"The circus clowns and the goof troop," she said with an Irish brogue.
When the game ended, Mike asked the young lady if she'd like to go out.
"Aye, and I know who ye are," she said before he could introduce himself.
"I'm gonna forget my own name if I can never introduce myself," he joked.
"We won't let that happen. Everyone knows who ye are."
Mike deferred to her preference of restaurants. She pointed him in the direction of an Irish pub--Ballykissann--he
never knew existed.
"Mandy Colleen Murphy," she stated before he had a chance to ask. "And aye, I'm from Ireland, County Dublin to
"'Colleen'--where does that come from?" he asked, not knowing from whence the question had come.
"It's Gaelic for 'girl'."
"So, if I said, "Hey, Girl," I'd be calling you by your middle name?"
Mandy crossed her arms. "You're the only one on the face of the Earth who can get away with that."
They had a good laugh about the game, and agreed that it had probably been the worst--if not the funniest--game they
both had ever seen.
When they were seated in a booth, Mandy explained that the name of the pub had nothing to do with romance. The
pub had been named for a town in Ireland whose name meant "town of banished Ann."
Mike could tell he and Mandy were bonding. The feelings that were developing were almost identical to what
he felt for Brin, but nowhere close to their strength. And he could see the same in Mandy's glittering
emerald eyes. Now he understood what Brin had meant when she said 'adding emeralds to sapphires.' Mandy
also had the fairest skin he'd ever seen, and couldn't believe that she didn't burn easily in the Southern California sun.
Sapphire blue looked absolutely stunning on her.
Mandy was a parishioner at St. Vibiana's Cathedral downtown--St. Vibby's as she called it. She had immigrated to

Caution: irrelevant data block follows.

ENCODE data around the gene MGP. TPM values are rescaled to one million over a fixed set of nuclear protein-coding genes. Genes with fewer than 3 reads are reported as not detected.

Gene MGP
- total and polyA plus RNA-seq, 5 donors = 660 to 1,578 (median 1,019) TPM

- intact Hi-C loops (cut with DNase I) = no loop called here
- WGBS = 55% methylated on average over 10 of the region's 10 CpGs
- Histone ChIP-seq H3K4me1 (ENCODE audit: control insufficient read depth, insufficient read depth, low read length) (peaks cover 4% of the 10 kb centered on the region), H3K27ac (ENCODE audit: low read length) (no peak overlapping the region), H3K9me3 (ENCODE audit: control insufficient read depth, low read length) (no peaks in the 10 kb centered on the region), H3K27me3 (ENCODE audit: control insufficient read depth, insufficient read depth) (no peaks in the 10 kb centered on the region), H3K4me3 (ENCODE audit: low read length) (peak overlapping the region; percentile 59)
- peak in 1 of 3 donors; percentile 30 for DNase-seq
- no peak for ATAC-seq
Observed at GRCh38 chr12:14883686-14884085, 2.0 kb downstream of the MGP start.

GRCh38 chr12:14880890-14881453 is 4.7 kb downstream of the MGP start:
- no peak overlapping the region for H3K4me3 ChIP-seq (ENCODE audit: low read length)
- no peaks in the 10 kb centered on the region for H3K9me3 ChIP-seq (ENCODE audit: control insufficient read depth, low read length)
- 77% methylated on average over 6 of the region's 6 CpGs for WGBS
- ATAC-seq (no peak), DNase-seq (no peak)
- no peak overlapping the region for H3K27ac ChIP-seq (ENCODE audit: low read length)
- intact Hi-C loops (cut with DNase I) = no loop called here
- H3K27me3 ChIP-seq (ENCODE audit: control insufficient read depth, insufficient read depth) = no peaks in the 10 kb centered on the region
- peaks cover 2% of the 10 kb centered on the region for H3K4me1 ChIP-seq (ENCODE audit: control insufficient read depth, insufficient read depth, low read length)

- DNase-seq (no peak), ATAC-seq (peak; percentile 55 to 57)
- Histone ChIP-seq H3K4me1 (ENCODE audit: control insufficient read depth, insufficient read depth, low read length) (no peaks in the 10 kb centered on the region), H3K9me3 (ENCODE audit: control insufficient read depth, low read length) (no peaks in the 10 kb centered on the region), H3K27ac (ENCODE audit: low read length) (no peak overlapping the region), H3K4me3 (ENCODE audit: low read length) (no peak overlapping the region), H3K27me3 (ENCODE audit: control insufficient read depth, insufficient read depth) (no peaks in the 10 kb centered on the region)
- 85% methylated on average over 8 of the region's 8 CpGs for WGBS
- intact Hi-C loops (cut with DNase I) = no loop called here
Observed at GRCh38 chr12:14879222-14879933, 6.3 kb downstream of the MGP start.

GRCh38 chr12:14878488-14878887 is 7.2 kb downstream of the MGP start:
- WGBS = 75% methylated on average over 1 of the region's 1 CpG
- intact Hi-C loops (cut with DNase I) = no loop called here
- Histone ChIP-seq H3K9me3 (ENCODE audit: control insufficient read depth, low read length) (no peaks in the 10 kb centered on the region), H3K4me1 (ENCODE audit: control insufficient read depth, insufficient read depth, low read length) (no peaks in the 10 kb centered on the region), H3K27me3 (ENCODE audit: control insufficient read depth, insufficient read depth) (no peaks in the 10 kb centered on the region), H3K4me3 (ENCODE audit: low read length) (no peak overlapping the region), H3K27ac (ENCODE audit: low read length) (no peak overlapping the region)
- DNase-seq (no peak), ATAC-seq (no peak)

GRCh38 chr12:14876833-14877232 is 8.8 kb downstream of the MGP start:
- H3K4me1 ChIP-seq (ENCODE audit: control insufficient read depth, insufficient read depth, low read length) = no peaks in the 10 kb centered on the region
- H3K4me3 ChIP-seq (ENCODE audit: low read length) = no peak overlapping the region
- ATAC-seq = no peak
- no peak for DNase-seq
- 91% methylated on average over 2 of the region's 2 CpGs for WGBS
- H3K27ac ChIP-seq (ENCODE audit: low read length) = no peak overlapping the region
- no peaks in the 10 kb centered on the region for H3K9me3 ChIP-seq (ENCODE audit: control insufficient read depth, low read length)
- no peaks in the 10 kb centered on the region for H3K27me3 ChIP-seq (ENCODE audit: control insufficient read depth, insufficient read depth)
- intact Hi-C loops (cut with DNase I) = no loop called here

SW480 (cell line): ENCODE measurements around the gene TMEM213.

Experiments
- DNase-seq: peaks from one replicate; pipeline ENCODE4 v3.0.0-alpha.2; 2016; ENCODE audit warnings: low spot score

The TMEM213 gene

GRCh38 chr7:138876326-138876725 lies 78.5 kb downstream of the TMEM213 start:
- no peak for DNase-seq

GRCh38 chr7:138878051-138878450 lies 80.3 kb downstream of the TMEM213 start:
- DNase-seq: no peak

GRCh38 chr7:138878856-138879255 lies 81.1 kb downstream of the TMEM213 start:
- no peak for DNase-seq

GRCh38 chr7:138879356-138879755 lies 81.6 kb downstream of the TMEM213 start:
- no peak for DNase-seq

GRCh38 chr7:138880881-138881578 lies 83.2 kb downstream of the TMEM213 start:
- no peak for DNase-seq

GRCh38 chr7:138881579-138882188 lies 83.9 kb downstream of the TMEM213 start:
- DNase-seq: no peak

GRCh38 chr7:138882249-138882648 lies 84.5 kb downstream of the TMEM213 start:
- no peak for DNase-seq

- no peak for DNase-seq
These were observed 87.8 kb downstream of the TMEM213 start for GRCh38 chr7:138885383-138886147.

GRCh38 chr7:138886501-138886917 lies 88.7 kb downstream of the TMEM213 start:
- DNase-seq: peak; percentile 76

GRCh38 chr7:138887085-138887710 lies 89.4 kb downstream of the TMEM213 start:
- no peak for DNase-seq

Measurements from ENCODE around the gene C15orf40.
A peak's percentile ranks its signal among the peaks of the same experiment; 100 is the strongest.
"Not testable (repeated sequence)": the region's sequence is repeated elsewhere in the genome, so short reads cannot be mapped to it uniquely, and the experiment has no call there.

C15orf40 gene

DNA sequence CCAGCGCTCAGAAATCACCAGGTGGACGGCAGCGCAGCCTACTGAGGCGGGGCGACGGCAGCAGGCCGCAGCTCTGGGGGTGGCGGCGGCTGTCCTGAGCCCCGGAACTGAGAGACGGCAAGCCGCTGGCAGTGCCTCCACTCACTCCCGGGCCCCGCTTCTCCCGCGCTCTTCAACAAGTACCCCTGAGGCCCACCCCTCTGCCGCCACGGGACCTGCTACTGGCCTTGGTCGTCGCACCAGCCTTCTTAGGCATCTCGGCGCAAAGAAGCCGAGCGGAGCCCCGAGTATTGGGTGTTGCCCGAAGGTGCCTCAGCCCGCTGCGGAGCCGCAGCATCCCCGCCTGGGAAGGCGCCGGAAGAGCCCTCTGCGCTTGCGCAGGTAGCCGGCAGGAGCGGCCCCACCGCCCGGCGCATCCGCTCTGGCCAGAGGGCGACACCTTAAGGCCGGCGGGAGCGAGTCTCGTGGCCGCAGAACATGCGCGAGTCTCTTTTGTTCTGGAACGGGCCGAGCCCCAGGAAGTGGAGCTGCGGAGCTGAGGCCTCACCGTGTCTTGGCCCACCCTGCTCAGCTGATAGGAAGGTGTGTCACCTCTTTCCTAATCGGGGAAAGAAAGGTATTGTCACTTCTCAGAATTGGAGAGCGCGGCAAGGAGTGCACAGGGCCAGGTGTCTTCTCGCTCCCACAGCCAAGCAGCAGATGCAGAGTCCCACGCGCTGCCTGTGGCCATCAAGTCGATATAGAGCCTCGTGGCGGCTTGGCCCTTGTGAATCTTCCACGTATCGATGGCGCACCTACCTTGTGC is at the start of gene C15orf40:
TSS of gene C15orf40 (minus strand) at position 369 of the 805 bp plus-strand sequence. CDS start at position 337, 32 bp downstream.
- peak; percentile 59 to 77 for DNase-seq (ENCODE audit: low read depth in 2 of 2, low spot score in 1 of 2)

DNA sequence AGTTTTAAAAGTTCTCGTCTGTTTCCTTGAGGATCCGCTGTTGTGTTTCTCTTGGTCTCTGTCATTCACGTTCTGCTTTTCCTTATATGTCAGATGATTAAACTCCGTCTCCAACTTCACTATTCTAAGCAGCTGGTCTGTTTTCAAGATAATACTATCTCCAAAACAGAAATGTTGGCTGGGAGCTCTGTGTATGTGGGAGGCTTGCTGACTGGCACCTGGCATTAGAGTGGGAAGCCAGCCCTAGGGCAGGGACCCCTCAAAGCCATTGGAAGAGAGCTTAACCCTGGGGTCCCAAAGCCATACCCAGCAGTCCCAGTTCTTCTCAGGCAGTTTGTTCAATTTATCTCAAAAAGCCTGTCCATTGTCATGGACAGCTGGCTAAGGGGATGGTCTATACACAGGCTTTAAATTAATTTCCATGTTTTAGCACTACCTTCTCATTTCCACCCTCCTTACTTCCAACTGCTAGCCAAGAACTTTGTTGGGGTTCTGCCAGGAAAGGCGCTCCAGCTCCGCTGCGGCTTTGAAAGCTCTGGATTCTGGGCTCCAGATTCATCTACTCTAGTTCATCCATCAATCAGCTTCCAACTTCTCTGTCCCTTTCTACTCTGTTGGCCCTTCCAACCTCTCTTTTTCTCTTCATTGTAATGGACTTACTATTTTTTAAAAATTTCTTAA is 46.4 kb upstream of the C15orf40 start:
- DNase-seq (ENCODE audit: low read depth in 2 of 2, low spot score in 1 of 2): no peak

the U.S. after graduating University College Dublin. She held the Irish equivalent to an American B.A. in Business,
but held the peon job of data entry clerk for an international company which had several offices in California.
Mandy inquired about his line of work. He stated it simply--a captain with County Fire--then asked if such
disturbed her. Her eyes flew open and she said, "Well, someone's got to do it!"
In many ways, she was like Brin. Mandy was very respectful of his memories and attachments, and went only where
he took her when she came to the house the first time. She gushed over the Tack Room, and how sweet he'd been to create
such a beautiful memorial. Was she actually starting to understand him?
Mike had never reopened the balcony doors after Brin's apparition had closed them at its departure. Now he was
debating doing so in order to entertain his new friend. When he was alone in the house one day, he caught himself pondering
how to propose to Mandy. The thought almost made him sick. Part of him wanted to stay "married" to Brin.
He had to pull a reality check, though. Brin was no longer with him in the flesh. Mandy's respect for his
attachment to her and her memory helped.
Then insight dawned on him: What had Brin said about the Irish? Had there been communication between her and Mandy?
Perhaps it wasn't the right time to pop the question. He mentally put the notion on the back burner. Quite
frankly, he was scared.
October was approaching. He figured he needed to get past Brin's first anniversary. Then he could think about
a permanent relationship with Mandy.
He was growing more apprehensive as October 2 approached. All the healing he thought he'd accomplished seemed
to be coming undone. The only communication taking place between him and Mandy was complete silence as she hugged him
on the couch.
As they sat, he looked out the window at the houses on the other side of the bend. He was soaking up the comfort
Mandy was offering, and thought perhaps he'd sail through, but his wall came tumbling down, and he felt once again the wicked
despair he experienced when they got back from Brin's funeral. He'd forgotten to pull the blinds before they left for
Kentucky. He remembered the twinkling lights in the murky darkness of not only his depression, but the dead of the night.
Mandy raised his chin with her left hand. "Everything's going to be OK," she whispered, then kissed his forehead.
It was the first kiss of their relationship.
Will you stand by him?